1. I’ve been trying to find why there were no DTs in my part of Devon yesterday. An accident on the M5? Who knows? Certainly none of our usual suppliers knew why. They were just told by WHS that there was a problem and there would be no delivery. What a wastes of a prepaid voucher!

  31. I know some regulars will be shocked, but I actually enjoyed this puzzle and finished it… and if it is indeed a proXimal, then I might go into shock myself 😊. I hesitated at 1a as I had three possible answers, until I realised only one truly fitted the clue. Glad I resisted the temptation to bung in my first thought. So I guess I get to keep the Chalicea Toughie in my back pocket for another day. Found this much more doable than Thursday’s backpager, and very enjoyable. Thanks to proXimal or whomever the setter is today, and to Mr K. I will say I missed the kitty pictures though, your fault for spoiling us all this time.

  32. Good afternoon
    For some inexplicable reason, every solution was entered within xxxxxxxx! I don’t know how, but everything seemed to drop in today.
    My thanks to proXimal and to Mr K

  33. This was a pretty slow solve for me today but I managed to finish it before my doctor appointment at 11.30 so could read the hints on my phone on the way home to see how I got some of them (I wasn’t driving). I had a lot of bung-ins. 13d last one in and I think is pretty clever. I must admit I hate seeing the word Spooner in a clue and I don’t think this was a particularly good clue. Never mind, thanks to the setter and the ‘moggieless’ Mr K. Jolly cold here and in a thick jumper – still no tomatoes ripening.

      1. Same here. Not to mention the courgettes. My folder of what can I cook with a courgette or eight grows daily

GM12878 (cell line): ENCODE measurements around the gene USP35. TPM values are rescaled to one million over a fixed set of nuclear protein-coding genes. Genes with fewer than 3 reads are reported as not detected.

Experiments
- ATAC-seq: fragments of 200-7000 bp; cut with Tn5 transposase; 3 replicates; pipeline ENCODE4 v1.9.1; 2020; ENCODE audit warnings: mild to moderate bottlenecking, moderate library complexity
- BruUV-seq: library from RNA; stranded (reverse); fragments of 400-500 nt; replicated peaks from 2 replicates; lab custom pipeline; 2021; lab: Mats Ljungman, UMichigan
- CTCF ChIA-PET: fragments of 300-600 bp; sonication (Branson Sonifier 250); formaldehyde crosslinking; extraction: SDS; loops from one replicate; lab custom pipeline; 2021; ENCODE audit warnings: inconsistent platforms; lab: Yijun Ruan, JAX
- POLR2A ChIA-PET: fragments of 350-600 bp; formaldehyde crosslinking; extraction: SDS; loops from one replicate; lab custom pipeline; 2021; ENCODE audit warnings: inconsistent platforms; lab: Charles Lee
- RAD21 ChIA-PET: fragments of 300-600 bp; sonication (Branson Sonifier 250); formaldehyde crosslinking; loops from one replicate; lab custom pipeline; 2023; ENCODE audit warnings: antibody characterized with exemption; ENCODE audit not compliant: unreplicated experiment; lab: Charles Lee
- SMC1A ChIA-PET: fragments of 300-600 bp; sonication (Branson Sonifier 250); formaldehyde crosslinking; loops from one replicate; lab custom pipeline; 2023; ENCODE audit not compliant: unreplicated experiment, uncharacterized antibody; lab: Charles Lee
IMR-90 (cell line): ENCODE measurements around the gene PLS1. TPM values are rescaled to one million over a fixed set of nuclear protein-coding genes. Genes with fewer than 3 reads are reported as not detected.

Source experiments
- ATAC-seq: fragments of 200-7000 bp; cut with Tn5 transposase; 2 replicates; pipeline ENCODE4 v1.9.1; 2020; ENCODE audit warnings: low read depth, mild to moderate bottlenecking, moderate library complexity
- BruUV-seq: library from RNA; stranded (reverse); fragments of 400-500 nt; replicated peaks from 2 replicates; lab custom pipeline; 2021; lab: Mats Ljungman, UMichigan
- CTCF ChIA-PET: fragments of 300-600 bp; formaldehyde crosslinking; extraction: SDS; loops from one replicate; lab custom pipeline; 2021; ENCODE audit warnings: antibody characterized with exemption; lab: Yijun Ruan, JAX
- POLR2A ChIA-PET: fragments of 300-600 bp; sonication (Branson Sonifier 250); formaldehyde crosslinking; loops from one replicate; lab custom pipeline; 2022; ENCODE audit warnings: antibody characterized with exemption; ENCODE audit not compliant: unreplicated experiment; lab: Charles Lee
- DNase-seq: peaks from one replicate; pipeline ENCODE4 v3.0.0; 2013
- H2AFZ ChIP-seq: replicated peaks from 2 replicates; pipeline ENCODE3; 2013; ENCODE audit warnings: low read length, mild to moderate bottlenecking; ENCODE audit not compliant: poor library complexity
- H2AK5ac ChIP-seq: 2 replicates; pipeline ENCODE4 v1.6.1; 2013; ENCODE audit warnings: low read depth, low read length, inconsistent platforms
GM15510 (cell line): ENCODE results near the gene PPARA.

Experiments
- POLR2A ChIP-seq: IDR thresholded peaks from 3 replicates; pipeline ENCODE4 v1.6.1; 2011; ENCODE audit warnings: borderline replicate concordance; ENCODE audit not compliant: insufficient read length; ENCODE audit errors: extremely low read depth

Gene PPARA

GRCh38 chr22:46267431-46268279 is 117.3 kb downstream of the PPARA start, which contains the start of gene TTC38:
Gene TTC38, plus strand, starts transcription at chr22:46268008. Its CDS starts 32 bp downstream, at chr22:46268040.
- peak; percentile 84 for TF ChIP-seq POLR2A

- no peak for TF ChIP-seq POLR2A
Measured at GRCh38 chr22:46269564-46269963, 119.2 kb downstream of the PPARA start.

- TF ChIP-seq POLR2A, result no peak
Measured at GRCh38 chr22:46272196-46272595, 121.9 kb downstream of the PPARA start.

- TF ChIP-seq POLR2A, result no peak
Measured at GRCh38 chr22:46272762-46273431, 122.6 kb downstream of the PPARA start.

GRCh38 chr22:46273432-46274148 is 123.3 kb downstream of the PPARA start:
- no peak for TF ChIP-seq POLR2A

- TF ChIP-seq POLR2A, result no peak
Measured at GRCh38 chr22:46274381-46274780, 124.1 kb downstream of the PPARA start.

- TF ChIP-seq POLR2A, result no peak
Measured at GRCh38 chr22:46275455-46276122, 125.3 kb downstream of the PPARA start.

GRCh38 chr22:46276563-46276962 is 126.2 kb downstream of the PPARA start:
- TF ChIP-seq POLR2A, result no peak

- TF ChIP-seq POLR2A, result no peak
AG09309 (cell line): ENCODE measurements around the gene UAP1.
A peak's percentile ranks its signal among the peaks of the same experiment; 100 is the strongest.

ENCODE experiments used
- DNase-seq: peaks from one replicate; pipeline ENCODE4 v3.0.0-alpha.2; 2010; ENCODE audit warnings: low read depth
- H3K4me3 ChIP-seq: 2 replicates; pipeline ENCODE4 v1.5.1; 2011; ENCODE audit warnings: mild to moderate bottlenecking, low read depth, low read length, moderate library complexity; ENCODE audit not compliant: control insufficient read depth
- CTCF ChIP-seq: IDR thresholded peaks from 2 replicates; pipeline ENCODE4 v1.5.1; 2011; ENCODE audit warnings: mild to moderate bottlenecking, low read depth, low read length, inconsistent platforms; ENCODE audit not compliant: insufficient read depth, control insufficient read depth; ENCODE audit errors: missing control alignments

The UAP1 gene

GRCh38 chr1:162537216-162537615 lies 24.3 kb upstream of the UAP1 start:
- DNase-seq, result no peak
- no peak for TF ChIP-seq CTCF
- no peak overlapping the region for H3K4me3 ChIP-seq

1. The chef at our local pub last night gave us a recipe for a runner bean, tomato and tamarind curry for when we feel adventurous,

          1. I have had a few Golden Sunrise and one beefsteak tomato ripen oudoors and my sweetcorn cobs are setting. There are half a dozen great Golden Harvest cabbages. The courgettes just didnt germinate after two tries, however.

  34. I had to check today was Friday, what a surprise, a guzzle I can do and actually enjoy! I did have a few bungins, the Spooner natch, and 27a and 24d. The answer to 16a was in my Waffle today, that made it easy peasy. I’m going for 13d as fave, my Dad’s favourite cheese and a fun solve.
    Thank you proXimal (??) for the fun and Mr. K for unravelling a few for me.

  35. Obviously you have your own courgette cake/loaf recipes Sue? I love ours especially sliced and spread with a little butter or Benecol.
    (Sorry this should have been a Reply to 34 above).

  36. I’ve become used to skipping over Friday cryptics but thought I’d have a quick peek – I wouldn’t say I’ve finished it but I did quite a lot of it today.
    I liked (and understood too) most of the anagrams and 13d.
    Thanks to proXimal and to Mr K.

  37. Thanks Proximal for today’s gem . Lots of great clues , but I liked the simple, but funny18a best
    Thanks too to Mr K
    Just wanted to say that, due largely to this site, I have gone from being a “ never finish it” novice to “almost competent” over a period of years.
    A heartfelt thank you to all the bloggers and commenters – as well, of course, to the esteemed setters.

  38. First of all, Thank you to all of you for your good wishes for Mrs. C. All the tests, so far, show nothing untoward so it looks like she has just become too frail to stand. She has been referred to a community hospital where there is a Physio and rehabilitation department. The aim is to build her muscles up so she can be mobile once more. The trouble is my car is off the road. The round trip to the hospital is 50 miles and my little Citroen Ami EV only has a range of 46!